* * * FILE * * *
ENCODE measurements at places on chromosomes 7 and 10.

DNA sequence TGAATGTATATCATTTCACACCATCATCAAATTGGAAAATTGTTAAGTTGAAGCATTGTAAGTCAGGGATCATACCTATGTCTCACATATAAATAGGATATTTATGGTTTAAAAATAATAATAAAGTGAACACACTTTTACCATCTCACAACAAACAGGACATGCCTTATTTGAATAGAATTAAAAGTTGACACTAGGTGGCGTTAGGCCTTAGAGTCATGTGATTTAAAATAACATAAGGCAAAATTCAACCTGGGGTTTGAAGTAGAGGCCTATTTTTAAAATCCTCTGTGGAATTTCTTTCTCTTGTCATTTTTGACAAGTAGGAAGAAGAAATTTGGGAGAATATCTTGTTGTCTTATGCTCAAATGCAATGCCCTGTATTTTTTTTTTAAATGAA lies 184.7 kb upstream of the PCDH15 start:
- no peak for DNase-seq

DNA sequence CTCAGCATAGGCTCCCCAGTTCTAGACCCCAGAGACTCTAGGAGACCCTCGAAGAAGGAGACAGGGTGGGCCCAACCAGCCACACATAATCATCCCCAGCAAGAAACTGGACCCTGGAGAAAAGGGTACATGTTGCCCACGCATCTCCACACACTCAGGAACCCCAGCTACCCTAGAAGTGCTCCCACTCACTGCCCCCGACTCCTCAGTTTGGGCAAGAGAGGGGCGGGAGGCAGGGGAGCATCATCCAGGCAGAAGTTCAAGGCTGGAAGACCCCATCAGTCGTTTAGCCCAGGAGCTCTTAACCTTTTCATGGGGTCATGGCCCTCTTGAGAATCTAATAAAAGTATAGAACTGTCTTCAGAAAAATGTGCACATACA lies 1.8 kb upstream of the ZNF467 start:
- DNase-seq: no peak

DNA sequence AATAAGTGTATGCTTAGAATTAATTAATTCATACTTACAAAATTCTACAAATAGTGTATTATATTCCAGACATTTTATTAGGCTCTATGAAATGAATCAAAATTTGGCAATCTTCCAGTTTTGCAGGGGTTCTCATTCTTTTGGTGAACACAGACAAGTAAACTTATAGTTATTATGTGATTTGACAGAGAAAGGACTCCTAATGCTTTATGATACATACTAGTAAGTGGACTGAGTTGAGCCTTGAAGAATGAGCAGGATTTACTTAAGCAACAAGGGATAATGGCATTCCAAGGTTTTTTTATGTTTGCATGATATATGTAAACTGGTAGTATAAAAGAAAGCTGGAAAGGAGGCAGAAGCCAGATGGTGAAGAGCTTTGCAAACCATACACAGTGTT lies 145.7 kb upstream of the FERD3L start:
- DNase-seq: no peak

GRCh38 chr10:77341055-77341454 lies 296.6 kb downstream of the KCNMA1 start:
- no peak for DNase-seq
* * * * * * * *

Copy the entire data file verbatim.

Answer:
ENCODE measurements at places on chromosomes 7 and 10.

DNA sequence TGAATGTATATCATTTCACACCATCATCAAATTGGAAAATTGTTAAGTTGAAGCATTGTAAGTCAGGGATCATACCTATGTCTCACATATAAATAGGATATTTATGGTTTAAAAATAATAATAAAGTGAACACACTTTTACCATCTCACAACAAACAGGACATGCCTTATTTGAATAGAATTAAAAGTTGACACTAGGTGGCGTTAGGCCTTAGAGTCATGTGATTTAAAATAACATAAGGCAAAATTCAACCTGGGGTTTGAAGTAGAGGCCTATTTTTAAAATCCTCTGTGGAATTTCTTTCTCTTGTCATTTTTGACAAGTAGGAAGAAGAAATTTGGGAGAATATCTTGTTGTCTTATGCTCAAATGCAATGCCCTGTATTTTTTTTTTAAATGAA lies 184.7 kb upstream of the PCDH15 start:
- no peak for DNase-seq

DNA sequence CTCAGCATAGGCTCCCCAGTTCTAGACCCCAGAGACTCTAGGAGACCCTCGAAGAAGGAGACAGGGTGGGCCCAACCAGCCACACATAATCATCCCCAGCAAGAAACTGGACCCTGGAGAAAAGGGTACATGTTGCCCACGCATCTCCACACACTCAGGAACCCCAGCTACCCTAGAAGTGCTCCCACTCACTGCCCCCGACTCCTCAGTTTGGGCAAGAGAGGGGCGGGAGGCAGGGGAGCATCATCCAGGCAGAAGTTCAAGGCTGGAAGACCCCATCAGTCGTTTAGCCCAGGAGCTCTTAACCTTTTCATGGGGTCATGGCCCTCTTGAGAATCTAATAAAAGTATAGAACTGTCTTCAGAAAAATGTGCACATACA lies 1.8 kb upstream of the ZNF467 start:
- DNase-seq: no peak

DNA sequence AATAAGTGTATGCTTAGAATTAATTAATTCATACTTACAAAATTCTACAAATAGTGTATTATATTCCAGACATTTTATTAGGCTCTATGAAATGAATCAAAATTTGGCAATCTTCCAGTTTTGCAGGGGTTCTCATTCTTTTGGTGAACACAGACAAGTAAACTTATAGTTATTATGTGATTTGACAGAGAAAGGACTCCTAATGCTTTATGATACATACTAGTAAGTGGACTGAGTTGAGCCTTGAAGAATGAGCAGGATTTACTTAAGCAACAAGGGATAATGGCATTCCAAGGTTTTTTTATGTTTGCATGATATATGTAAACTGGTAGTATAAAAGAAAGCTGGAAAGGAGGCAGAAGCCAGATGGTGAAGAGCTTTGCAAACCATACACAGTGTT lies 145.7 kb upstream of the FERD3L start:
- DNase-seq: no peak

GRCh38 chr10:77341055-77341454 lies 296.6 kb downstream of the KCNMA1 start:
- no peak for DNase-seq